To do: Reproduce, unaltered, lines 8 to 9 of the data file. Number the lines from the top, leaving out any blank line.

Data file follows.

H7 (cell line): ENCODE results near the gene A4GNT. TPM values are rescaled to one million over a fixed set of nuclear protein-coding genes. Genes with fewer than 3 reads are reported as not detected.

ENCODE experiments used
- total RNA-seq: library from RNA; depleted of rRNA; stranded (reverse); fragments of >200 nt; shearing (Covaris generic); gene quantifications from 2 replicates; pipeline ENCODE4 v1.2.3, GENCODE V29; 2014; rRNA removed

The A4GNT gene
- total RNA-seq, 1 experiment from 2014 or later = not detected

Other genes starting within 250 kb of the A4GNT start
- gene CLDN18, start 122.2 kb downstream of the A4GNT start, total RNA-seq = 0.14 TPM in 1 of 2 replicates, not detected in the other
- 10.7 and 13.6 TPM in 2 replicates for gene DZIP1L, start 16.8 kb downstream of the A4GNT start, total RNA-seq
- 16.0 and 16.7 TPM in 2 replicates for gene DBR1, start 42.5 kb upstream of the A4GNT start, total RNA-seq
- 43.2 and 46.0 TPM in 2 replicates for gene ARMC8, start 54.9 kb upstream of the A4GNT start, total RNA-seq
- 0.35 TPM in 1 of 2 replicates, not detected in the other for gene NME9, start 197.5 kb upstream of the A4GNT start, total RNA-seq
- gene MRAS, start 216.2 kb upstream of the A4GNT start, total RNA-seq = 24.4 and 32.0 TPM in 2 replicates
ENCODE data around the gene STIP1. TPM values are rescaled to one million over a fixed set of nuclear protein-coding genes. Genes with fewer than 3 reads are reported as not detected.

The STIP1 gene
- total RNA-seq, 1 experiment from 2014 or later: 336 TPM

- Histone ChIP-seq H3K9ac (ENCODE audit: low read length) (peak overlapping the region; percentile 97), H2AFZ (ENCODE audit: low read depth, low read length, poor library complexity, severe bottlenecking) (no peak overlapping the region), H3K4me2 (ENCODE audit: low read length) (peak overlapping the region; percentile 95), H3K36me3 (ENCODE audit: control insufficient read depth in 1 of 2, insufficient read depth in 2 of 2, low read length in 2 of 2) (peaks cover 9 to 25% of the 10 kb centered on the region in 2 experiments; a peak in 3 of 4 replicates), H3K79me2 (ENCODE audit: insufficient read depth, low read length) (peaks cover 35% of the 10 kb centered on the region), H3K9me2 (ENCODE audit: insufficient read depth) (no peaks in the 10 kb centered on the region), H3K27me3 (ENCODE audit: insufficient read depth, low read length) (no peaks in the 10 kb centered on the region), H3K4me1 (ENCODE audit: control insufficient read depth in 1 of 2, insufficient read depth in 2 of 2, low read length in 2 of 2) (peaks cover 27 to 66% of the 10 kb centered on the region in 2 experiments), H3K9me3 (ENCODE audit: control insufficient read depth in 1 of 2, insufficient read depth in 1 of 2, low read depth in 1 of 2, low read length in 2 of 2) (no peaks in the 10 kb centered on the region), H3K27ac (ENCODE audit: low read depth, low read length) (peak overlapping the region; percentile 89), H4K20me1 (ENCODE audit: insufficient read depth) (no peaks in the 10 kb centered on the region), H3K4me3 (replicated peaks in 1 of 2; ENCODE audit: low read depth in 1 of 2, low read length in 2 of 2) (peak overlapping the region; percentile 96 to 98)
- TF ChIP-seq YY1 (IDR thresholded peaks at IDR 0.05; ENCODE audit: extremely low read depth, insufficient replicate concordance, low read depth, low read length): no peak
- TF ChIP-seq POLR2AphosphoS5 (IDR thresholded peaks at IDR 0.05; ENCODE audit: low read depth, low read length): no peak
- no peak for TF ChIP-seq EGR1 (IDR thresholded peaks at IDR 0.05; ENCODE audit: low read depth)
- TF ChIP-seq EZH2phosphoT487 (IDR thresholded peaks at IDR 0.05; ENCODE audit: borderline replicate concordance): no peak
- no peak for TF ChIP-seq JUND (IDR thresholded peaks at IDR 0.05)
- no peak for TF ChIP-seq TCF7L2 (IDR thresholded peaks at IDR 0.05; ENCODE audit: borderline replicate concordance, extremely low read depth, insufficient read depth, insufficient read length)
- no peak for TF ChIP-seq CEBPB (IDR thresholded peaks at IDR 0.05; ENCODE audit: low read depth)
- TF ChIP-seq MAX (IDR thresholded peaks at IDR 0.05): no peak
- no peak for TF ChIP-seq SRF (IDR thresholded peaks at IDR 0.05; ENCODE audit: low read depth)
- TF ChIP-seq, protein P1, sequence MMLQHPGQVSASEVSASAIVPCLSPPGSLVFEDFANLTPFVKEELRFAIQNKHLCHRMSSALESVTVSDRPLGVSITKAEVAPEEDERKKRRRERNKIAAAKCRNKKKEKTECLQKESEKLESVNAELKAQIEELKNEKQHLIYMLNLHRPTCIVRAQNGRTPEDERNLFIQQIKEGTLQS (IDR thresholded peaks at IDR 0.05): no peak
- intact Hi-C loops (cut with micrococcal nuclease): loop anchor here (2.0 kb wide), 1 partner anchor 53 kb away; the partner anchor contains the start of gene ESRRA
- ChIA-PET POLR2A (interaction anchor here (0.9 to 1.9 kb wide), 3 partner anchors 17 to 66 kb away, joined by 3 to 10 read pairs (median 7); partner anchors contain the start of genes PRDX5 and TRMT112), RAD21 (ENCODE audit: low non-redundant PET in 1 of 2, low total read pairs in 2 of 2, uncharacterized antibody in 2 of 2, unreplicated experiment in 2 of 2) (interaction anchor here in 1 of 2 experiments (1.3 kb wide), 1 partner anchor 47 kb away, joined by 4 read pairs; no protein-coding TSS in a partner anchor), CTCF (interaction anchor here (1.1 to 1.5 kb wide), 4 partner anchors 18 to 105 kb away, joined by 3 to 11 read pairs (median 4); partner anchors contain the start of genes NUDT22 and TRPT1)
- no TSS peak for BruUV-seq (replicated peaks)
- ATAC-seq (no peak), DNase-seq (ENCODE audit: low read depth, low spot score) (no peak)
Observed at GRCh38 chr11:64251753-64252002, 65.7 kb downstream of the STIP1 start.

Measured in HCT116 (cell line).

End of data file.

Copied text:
- 10.7 and 13.6 TPM in 2 replicates for gene DZIP1L, start 16.8 kb downstream of the A4GNT start, total RNA-seq
- 16.0 and 16.7 TPM in 2 replicates for gene DBR1, start 42.5 kb upstream of the A4GNT start, total RNA-seq